With every musical project I undertake come new lessons I get to learn. Around the time of Life As We Know It (2008) I was learning the power of a strong bridge and honest lyrics. With Of Triumph and Glory (2010) I studied the layers that go into songwriting and recording. This time around I feel like I’m learning a lot about albums in the context of a career and how that context informs the release. Ryan Adam’s self-titled album is a perfect example of that.
It’s hard to talk about Ryan Adams without mentioning his prolific nature. This is an artist who released three records in the same year and consistently put out fourteen/fifteen song albums when not releasing EPs or double albums. For better or worse, writing music is as natural as breathing for him. Yet what I appreciate most about this album is its brevity. It’s not one borne out of lack of inspiration: right around the time of this release he silently put out a punk rock album that’s almost impossible to find but exists nonetheless. I believe this album is short because it was finished.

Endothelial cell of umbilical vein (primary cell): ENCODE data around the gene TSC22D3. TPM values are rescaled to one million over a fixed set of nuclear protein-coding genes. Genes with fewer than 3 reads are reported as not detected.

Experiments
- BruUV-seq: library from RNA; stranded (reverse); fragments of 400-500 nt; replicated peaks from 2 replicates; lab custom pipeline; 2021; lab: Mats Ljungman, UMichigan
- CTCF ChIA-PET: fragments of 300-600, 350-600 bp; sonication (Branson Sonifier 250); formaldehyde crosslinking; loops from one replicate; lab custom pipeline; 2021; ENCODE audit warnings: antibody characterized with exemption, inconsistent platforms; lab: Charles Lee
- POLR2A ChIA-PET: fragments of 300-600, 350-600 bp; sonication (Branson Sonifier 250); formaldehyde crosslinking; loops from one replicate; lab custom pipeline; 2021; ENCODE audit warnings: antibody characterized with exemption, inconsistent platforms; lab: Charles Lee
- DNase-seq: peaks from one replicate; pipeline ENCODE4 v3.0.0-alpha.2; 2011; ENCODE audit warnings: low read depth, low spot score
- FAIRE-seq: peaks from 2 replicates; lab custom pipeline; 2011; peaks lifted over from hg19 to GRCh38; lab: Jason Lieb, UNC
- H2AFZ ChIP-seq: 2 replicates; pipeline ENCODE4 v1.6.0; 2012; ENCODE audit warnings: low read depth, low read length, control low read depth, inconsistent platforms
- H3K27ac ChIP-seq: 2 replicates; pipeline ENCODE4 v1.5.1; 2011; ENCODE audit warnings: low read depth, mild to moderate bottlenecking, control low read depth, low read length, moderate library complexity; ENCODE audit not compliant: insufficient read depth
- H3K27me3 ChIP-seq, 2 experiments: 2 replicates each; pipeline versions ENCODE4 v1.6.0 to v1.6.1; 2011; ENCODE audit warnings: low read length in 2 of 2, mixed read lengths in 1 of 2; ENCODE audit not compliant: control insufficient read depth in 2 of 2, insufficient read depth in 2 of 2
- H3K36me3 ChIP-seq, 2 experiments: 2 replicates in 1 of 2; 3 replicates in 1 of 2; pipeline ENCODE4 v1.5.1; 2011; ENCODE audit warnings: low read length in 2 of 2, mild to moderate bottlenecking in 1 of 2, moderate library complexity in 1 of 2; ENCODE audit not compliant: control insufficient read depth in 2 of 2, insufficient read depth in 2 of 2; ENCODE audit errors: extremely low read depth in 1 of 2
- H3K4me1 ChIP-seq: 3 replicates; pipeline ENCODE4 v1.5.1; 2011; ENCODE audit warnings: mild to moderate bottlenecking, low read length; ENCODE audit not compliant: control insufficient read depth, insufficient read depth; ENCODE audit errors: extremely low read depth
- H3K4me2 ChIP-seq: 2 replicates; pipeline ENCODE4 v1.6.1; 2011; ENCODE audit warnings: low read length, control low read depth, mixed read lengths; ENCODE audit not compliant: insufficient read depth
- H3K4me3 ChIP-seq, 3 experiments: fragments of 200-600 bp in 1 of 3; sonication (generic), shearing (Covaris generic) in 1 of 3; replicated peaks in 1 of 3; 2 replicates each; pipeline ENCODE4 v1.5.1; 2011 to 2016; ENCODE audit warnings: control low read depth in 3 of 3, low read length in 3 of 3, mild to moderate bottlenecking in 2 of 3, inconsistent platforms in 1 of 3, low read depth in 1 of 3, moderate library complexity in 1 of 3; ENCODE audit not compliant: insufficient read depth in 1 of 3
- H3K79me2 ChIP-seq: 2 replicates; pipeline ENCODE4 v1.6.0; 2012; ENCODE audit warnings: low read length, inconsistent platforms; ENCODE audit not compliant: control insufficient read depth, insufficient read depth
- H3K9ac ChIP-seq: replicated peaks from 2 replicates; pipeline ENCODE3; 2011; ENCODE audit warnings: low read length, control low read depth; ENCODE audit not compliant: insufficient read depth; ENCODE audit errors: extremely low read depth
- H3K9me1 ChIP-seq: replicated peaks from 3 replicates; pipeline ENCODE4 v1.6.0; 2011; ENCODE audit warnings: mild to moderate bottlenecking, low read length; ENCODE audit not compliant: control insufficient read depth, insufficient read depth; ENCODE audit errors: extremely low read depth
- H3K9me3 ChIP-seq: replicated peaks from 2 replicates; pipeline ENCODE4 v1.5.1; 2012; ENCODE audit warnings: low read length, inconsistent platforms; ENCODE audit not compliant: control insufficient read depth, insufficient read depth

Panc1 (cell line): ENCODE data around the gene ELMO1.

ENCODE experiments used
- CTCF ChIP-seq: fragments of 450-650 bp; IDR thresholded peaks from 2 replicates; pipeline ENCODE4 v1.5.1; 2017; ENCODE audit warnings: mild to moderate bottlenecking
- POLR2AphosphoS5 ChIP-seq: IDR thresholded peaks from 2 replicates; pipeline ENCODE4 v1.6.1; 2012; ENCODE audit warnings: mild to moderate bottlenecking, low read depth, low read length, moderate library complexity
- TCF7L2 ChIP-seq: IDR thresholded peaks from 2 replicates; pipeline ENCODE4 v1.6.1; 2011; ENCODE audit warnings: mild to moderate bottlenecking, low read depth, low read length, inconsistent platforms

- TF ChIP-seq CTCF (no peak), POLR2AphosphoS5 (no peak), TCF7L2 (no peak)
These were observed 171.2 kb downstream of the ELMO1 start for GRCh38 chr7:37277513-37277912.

With only eleven songs, every minute of this album feels crucial. And while it’s not Heartbreaker sonically (he does stray a bit from the alt-country sound), it feels slightly more accessible for new listeners – albeit not entirely representative of his career. Adams usually sports an acoustic guitar and harmonica but for this album he fronts an electric with the exception of a couple of songs. But even with the drift from his usual sound and the presence of a distorted guitar, it’s different from Rock N Roll. Whereas Rock N Roll at times felt forced this self-titled album feels natural. It lacks in neither beauty nor passion and fails to feel contrived.
For a while I’ve wanted to write a music project on an electric guitar and this album gives me the thumbs up to do it. While it’s not the quintessential Ryan Adams record, it’s still pretty amazing.